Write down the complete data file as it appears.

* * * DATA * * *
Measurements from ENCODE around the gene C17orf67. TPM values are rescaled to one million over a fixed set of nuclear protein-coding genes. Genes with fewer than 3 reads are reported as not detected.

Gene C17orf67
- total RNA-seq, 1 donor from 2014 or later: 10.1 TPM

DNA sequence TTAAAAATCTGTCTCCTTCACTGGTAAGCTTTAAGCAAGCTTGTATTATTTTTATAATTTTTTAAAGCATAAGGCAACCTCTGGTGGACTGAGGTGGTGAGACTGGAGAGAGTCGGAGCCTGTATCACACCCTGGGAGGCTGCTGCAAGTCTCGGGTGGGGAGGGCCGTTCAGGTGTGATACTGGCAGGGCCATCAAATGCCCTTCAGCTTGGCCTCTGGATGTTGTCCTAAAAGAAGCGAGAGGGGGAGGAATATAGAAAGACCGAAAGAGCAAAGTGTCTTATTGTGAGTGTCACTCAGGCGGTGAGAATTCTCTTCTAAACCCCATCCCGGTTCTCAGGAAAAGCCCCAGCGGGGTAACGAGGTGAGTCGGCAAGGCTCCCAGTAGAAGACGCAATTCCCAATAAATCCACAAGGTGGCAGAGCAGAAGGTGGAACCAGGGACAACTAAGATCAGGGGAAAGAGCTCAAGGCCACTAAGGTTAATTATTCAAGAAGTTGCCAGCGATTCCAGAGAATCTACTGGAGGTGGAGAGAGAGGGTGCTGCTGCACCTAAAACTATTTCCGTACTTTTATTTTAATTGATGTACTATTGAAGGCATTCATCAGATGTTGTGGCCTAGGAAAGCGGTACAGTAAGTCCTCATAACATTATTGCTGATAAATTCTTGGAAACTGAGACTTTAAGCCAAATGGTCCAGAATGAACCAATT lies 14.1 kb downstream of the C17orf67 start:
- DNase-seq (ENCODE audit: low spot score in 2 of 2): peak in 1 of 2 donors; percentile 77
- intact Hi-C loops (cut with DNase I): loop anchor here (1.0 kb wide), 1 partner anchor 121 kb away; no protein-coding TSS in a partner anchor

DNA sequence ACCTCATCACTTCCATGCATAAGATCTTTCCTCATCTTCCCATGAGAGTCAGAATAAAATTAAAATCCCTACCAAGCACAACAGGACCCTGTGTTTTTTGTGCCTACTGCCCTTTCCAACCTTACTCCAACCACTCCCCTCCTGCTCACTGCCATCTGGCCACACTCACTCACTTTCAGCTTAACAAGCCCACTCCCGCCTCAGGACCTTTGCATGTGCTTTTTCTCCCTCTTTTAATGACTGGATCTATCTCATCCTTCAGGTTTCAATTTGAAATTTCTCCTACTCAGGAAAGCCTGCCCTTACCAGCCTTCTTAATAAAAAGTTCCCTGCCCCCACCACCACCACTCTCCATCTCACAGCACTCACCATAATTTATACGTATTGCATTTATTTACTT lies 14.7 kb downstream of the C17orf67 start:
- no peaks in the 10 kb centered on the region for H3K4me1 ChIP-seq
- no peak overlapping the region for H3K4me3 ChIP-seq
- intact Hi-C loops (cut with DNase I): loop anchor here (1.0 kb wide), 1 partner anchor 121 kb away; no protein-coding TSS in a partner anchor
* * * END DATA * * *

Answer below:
Measurements from ENCODE around the gene C17orf67. TPM values are rescaled to one million over a fixed set of nuclear protein-coding genes. Genes with fewer than 3 reads are reported as not detected.

Gene C17orf67
- total RNA-seq, 1 donor from 2014 or later: 10.1 TPM

DNA sequence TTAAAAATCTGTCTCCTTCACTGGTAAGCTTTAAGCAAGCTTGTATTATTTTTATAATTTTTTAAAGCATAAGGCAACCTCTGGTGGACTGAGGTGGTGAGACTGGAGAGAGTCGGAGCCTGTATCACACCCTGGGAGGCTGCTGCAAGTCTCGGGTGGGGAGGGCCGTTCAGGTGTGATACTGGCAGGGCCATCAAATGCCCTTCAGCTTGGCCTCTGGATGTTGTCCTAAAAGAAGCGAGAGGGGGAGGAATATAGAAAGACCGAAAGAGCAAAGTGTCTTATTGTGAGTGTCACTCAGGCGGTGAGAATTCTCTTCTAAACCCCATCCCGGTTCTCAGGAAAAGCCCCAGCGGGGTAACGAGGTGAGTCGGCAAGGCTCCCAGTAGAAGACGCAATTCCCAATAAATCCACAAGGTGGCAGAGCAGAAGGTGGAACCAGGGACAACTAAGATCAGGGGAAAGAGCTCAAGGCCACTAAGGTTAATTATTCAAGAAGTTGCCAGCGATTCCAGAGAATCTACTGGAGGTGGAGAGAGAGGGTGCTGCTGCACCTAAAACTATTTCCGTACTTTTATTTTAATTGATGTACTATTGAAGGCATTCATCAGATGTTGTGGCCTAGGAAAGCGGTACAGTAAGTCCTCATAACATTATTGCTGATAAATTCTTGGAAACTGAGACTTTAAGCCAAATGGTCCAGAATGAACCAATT lies 14.1 kb downstream of the C17orf67 start:
- DNase-seq (ENCODE audit: low spot score in 2 of 2): peak in 1 of 2 donors; percentile 77
- intact Hi-C loops (cut with DNase I): loop anchor here (1.0 kb wide), 1 partner anchor 121 kb away; no protein-coding TSS in a partner anchor

DNA sequence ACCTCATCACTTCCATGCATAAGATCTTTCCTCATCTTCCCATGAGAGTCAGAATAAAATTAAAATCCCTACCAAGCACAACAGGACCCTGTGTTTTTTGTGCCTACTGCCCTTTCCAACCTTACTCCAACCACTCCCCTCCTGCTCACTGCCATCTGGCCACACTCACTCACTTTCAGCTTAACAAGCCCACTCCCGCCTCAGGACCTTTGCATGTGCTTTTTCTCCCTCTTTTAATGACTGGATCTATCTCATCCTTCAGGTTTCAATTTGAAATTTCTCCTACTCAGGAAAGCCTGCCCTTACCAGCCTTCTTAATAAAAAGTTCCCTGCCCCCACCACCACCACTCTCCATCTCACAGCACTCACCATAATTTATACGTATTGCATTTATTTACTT lies 14.7 kb downstream of the C17orf67 start:
- no peaks in the 10 kb centered on the region for H3K4me1 ChIP-seq
- no peak overlapping the region for H3K4me3 ChIP-seq
- intact Hi-C loops (cut with DNase I): loop anchor here (1.0 kb wide), 1 partner anchor 121 kb away; no protein-coding TSS in a partner anchor